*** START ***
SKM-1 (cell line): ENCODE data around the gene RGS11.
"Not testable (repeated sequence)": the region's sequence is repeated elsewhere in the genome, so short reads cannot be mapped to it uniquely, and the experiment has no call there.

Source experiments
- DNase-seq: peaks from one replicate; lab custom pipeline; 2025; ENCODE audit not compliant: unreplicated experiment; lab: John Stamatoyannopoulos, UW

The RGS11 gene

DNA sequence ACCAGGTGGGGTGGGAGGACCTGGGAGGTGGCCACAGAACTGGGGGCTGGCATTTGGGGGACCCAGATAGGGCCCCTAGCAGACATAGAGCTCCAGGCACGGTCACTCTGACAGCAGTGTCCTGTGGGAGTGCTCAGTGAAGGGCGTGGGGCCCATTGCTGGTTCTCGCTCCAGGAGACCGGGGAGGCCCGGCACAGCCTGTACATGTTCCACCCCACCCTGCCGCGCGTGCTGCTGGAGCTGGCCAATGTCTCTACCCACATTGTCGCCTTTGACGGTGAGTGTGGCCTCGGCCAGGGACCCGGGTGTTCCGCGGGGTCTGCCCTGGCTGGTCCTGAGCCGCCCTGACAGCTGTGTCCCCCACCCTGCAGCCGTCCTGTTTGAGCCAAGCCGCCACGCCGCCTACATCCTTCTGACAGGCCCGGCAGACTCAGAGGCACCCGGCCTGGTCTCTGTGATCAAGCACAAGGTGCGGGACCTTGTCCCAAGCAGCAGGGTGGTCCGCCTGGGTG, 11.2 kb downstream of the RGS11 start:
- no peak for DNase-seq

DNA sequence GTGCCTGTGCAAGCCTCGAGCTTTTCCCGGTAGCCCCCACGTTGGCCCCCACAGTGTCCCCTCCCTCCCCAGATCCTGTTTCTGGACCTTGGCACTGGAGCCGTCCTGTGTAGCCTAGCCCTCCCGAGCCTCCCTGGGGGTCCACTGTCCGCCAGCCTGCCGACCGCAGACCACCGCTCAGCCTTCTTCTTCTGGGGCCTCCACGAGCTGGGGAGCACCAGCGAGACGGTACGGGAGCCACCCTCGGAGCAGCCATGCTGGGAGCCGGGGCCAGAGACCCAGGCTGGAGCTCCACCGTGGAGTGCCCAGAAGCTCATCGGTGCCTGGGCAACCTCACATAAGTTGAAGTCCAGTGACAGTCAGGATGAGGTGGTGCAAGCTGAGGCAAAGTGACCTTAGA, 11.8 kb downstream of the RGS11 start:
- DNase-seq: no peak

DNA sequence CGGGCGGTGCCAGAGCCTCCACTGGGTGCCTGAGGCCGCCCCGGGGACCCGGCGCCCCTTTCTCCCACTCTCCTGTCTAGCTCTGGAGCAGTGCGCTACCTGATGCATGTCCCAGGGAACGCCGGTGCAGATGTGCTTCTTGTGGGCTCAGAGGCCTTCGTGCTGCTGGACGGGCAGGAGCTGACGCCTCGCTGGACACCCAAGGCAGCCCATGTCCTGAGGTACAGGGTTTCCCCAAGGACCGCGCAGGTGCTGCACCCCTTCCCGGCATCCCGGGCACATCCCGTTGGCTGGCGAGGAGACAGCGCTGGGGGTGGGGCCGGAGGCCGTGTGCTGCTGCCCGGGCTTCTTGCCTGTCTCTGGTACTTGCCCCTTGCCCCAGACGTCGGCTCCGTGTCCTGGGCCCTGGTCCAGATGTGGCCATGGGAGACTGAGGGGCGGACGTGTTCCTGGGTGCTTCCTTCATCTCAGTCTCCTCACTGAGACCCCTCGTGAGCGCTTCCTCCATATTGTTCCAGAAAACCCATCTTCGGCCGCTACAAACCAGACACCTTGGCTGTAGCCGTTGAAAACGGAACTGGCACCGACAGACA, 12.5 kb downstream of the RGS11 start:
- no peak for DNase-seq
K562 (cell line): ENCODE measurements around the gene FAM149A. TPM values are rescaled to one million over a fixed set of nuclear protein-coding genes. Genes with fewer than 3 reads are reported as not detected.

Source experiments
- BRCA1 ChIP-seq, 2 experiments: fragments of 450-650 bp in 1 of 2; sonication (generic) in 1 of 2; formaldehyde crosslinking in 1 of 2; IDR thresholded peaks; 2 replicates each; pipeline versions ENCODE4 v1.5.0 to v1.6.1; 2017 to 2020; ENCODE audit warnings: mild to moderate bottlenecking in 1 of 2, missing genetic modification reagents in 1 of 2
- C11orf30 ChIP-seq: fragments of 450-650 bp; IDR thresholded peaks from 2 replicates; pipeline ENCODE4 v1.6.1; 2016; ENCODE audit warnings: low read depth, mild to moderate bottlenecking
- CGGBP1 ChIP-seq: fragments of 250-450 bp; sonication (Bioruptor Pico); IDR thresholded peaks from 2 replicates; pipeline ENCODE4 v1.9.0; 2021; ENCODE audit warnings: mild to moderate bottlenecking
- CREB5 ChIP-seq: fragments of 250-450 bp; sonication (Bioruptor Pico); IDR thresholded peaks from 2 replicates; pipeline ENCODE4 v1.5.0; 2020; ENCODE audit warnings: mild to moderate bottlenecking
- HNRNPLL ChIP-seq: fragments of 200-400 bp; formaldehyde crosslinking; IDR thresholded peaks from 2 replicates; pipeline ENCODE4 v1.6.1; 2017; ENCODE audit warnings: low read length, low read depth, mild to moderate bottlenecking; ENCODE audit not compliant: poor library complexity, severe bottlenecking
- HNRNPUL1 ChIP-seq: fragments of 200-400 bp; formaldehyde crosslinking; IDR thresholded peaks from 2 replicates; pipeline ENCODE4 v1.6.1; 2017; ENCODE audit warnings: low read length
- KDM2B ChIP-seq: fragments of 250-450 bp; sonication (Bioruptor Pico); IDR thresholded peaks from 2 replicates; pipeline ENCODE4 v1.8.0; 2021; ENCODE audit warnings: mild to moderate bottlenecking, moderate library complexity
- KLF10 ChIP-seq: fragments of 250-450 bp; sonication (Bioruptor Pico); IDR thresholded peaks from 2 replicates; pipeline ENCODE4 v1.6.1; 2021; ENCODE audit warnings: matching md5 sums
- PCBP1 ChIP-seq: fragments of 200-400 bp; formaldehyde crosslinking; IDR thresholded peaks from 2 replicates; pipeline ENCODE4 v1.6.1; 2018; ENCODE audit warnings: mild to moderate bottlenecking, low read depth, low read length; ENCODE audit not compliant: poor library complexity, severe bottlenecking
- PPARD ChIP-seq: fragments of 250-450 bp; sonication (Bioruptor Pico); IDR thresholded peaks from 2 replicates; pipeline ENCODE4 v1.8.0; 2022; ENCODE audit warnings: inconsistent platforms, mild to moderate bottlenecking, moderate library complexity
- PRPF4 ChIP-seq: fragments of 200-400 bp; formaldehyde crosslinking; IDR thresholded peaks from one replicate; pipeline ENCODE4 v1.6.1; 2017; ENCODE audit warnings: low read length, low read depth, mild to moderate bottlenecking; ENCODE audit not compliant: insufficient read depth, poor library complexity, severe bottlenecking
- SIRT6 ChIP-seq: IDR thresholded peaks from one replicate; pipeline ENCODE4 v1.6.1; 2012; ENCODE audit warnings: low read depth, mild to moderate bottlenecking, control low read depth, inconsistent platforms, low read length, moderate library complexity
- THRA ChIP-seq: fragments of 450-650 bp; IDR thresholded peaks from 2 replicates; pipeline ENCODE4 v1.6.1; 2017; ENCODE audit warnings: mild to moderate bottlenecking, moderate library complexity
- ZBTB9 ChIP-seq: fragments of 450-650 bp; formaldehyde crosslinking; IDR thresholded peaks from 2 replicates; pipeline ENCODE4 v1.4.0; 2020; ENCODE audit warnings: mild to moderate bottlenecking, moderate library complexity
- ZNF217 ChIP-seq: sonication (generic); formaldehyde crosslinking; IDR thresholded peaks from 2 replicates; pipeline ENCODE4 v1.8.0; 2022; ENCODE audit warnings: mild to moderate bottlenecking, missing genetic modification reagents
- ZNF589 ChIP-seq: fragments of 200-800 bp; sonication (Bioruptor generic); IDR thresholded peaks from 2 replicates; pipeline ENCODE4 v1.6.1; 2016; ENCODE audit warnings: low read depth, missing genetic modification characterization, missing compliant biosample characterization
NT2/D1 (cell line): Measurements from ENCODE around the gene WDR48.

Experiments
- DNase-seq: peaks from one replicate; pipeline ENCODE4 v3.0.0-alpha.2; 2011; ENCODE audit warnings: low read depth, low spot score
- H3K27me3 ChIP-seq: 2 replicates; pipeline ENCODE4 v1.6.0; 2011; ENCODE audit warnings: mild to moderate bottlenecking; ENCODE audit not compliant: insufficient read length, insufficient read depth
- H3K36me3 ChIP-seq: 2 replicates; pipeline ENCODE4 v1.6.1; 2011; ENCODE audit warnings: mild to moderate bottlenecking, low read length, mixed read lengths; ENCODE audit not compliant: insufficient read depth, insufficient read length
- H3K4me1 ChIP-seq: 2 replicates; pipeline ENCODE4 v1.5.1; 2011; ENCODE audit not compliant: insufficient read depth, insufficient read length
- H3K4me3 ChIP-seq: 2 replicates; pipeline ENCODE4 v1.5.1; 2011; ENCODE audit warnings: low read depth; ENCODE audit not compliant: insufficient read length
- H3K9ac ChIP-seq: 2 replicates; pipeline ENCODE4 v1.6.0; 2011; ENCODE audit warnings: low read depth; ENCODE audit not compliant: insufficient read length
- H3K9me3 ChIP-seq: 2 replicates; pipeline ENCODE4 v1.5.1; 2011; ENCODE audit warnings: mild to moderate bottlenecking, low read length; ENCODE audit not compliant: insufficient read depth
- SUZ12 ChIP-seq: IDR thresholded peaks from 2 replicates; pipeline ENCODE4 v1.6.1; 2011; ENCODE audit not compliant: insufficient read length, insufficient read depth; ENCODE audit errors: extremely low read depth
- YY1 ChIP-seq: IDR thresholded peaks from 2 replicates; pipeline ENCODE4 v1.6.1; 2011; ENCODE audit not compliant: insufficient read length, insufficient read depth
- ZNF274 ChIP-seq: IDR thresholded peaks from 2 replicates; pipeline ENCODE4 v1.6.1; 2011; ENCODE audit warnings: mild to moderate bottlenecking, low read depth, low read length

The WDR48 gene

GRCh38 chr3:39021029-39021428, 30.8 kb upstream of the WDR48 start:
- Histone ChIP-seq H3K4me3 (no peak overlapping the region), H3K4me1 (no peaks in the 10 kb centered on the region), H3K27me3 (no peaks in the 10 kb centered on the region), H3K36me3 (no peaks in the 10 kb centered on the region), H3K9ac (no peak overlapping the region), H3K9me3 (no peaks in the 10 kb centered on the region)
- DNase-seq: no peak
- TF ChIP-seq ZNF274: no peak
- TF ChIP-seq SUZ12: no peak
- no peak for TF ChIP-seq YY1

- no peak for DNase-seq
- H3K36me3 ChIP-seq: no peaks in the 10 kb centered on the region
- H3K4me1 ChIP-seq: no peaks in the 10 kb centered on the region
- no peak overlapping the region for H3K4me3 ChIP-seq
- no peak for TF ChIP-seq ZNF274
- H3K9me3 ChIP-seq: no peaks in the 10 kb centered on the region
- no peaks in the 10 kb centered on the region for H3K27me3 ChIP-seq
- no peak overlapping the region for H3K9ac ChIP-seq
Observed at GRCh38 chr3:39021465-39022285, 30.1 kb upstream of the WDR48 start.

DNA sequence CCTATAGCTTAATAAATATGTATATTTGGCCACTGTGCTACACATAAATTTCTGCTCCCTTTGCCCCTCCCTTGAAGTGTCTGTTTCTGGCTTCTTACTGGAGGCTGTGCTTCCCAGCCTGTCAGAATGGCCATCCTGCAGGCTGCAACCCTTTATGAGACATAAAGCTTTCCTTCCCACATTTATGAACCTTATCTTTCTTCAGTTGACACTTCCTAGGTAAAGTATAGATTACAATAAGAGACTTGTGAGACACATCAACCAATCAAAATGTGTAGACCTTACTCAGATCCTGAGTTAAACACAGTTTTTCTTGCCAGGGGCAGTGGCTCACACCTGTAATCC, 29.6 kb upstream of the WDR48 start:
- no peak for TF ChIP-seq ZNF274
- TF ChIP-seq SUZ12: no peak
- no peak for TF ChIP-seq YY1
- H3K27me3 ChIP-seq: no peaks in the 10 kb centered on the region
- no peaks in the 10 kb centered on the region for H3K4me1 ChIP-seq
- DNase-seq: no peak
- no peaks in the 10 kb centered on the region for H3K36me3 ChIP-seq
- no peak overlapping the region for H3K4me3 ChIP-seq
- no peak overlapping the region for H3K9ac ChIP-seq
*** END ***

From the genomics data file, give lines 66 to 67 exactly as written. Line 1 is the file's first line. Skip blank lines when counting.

- no peak overlapping the region for H3K4me3 ChIP-seq
- no peak overlapping the region for H3K9ac ChIP-seq